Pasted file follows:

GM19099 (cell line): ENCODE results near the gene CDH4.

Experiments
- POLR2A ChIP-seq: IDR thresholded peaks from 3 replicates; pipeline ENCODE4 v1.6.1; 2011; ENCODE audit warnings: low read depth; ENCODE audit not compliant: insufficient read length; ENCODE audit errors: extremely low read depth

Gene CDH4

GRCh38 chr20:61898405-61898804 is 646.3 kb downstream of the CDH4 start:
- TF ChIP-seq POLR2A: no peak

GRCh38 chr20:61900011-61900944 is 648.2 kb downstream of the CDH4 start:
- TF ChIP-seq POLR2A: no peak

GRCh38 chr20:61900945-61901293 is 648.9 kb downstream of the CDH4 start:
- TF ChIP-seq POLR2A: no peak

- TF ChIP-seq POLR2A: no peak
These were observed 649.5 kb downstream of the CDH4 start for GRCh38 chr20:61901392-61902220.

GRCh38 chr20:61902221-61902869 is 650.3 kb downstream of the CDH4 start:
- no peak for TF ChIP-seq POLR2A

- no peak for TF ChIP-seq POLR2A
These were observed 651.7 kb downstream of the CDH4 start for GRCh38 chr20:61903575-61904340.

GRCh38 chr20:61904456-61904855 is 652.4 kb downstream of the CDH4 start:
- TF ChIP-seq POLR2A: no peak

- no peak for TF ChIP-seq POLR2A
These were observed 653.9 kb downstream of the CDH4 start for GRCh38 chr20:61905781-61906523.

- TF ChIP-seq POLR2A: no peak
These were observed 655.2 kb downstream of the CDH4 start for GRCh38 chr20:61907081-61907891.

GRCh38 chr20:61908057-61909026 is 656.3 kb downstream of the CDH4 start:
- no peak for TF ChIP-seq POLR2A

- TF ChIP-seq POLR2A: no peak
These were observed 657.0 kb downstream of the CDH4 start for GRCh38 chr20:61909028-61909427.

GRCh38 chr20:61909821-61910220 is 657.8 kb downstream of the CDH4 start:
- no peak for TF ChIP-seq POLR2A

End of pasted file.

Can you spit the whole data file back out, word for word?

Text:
GM19099 (cell line): ENCODE results near the gene CDH4.

Experiments
- POLR2A ChIP-seq: IDR thresholded peaks from 3 replicates; pipeline ENCODE4 v1.6.1; 2011; ENCODE audit warnings: low read depth; ENCODE audit not compliant: insufficient read length; ENCODE audit errors: extremely low read depth

Gene CDH4

GRCh38 chr20:61898405-61898804 is 646.3 kb downstream of the CDH4 start:
- TF ChIP-seq POLR2A: no peak

GRCh38 chr20:61900011-61900944 is 648.2 kb downstream of the CDH4 start:
- TF ChIP-seq POLR2A: no peak

GRCh38 chr20:61900945-61901293 is 648.9 kb downstream of the CDH4 start:
- TF ChIP-seq POLR2A: no peak

- TF ChIP-seq POLR2A: no peak
These were observed 649.5 kb downstream of the CDH4 start for GRCh38 chr20:61901392-61902220.

GRCh38 chr20:61902221-61902869 is 650.3 kb downstream of the CDH4 start:
- no peak for TF ChIP-seq POLR2A

- no peak for TF ChIP-seq POLR2A
These were observed 651.7 kb downstream of the CDH4 start for GRCh38 chr20:61903575-61904340.

GRCh38 chr20:61904456-61904855 is 652.4 kb downstream of the CDH4 start:
- TF ChIP-seq POLR2A: no peak

- no peak for TF ChIP-seq POLR2A
These were observed 653.9 kb downstream of the CDH4 start for GRCh38 chr20:61905781-61906523.

- TF ChIP-seq POLR2A: no peak
These were observed 655.2 kb downstream of the CDH4 start for GRCh38 chr20:61907081-61907891.

GRCh38 chr20:61908057-61909026 is 656.3 kb downstream of the CDH4 start:
- no peak for TF ChIP-seq POLR2A

- TF ChIP-seq POLR2A: no peak
These were observed 657.0 kb downstream of the CDH4 start for GRCh38 chr20:61909028-61909427.

GRCh38 chr20:61909821-61910220 is 657.8 kb downstream of the CDH4 start:
- no peak for TF ChIP-seq POLR2A